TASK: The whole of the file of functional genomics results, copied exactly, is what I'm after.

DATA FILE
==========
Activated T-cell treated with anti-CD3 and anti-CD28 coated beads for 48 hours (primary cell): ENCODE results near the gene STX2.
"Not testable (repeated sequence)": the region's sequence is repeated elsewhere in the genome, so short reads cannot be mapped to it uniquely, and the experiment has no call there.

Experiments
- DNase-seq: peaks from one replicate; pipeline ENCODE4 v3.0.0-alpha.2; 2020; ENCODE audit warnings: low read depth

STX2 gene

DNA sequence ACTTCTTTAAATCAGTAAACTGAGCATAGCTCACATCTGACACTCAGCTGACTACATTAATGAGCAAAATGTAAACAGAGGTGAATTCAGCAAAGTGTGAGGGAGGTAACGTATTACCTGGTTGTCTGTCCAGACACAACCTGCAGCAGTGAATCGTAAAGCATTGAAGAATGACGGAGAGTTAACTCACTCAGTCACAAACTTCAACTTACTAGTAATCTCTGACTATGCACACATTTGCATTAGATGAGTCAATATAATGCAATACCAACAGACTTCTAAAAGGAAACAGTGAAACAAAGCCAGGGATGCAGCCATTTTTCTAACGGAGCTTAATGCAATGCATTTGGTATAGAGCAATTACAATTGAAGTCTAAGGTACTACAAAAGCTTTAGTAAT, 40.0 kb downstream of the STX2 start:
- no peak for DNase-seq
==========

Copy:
Activated T-cell treated with anti-CD3 and anti-CD28 coated beads for 48 hours (primary cell): ENCODE results near the gene STX2.
"Not testable (repeated sequence)": the region's sequence is repeated elsewhere in the genome, so short reads cannot be mapped to it uniquely, and the experiment has no call there.

Experiments
- DNase-seq: peaks from one replicate; pipeline ENCODE4 v3.0.0-alpha.2; 2020; ENCODE audit warnings: low read depth

STX2 gene

DNA sequence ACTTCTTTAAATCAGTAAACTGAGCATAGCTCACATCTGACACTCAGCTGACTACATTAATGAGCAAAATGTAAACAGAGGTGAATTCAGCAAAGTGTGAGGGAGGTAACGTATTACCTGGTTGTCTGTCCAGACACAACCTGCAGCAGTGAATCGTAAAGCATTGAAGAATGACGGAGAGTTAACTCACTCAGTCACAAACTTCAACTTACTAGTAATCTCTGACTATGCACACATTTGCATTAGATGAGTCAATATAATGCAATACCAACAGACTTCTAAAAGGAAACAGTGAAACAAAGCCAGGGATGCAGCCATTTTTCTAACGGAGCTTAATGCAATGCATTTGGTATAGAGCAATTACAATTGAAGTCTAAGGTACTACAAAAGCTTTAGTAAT, 40.0 kb downstream of the STX2 start:
- no peak for DNase-seq